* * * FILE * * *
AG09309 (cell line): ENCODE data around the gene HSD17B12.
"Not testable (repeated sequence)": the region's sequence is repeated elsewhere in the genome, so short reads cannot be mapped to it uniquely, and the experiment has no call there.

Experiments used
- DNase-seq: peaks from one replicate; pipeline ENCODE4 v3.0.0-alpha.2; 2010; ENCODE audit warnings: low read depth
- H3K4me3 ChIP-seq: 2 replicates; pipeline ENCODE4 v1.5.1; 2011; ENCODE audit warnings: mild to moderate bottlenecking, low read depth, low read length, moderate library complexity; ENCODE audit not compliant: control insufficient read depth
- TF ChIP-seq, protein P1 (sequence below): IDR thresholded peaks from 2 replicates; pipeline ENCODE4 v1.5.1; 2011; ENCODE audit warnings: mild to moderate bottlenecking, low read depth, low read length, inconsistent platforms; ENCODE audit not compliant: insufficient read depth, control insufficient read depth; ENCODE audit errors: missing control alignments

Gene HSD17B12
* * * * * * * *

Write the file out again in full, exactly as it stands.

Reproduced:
AG09309 (cell line): ENCODE data around the gene HSD17B12.
"Not testable (repeated sequence)": the region's sequence is repeated elsewhere in the genome, so short reads cannot be mapped to it uniquely, and the experiment has no call there.

Experiments used
- DNase-seq: peaks from one replicate; pipeline ENCODE4 v3.0.0-alpha.2; 2010; ENCODE audit warnings: low read depth
- H3K4me3 ChIP-seq: 2 replicates; pipeline ENCODE4 v1.5.1; 2011; ENCODE audit warnings: mild to moderate bottlenecking, low read depth, low read length, moderate library complexity; ENCODE audit not compliant: control insufficient read depth
- TF ChIP-seq, protein P1 (sequence below): IDR thresholded peaks from 2 replicates; pipeline ENCODE4 v1.5.1; 2011; ENCODE audit warnings: mild to moderate bottlenecking, low read depth, low read length, inconsistent platforms; ENCODE audit not compliant: insufficient read depth, control insufficient read depth; ENCODE audit errors: missing control alignments

Gene HSD17B12